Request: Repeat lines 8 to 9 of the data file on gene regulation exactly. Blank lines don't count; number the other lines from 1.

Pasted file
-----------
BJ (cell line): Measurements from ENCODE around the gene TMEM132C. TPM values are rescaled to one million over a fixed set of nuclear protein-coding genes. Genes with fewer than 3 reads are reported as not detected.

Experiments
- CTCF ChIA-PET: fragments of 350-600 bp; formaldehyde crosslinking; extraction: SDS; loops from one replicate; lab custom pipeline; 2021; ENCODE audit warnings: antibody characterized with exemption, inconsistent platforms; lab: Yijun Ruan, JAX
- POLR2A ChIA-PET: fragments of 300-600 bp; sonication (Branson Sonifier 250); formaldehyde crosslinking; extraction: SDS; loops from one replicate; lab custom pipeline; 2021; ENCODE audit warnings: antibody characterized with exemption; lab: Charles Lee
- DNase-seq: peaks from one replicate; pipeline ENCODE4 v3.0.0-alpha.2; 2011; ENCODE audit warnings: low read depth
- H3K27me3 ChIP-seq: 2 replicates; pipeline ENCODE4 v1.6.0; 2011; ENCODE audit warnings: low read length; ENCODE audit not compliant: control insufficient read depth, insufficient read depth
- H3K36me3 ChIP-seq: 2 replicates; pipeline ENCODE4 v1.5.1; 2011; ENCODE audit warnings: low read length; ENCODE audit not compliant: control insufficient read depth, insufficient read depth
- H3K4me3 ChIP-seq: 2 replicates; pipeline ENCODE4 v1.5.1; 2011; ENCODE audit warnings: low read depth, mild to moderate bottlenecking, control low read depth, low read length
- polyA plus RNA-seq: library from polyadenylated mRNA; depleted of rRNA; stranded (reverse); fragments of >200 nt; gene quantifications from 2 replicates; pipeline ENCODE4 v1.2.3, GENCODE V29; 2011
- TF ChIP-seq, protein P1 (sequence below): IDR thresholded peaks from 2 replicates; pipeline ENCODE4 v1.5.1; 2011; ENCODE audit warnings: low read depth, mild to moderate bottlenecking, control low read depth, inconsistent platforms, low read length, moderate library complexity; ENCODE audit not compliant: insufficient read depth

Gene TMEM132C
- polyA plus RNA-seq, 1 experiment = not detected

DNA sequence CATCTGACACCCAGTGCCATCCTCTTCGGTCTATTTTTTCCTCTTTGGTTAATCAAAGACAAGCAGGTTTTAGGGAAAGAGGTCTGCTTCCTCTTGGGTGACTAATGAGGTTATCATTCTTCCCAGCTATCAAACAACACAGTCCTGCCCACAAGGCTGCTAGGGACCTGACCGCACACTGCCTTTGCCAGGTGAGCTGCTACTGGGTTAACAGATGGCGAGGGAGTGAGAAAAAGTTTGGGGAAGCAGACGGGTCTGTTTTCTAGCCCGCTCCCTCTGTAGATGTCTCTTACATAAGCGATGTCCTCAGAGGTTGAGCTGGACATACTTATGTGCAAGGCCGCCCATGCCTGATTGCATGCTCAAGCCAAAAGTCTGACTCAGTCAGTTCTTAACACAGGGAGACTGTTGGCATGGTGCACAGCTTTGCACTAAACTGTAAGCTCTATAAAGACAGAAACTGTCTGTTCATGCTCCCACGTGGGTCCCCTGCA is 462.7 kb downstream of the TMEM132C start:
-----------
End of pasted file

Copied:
- H3K4me3 ChIP-seq: 2 replicates; pipeline ENCODE4 v1.5.1; 2011; ENCODE audit warnings: low read depth, mild to moderate bottlenecking, control low read depth, low read length
- polyA plus RNA-seq: library from polyadenylated mRNA; depleted of rRNA; stranded (reverse); fragments of >200 nt; gene quantifications from 2 replicates; pipeline ENCODE4 v1.2.3, GENCODE V29; 2011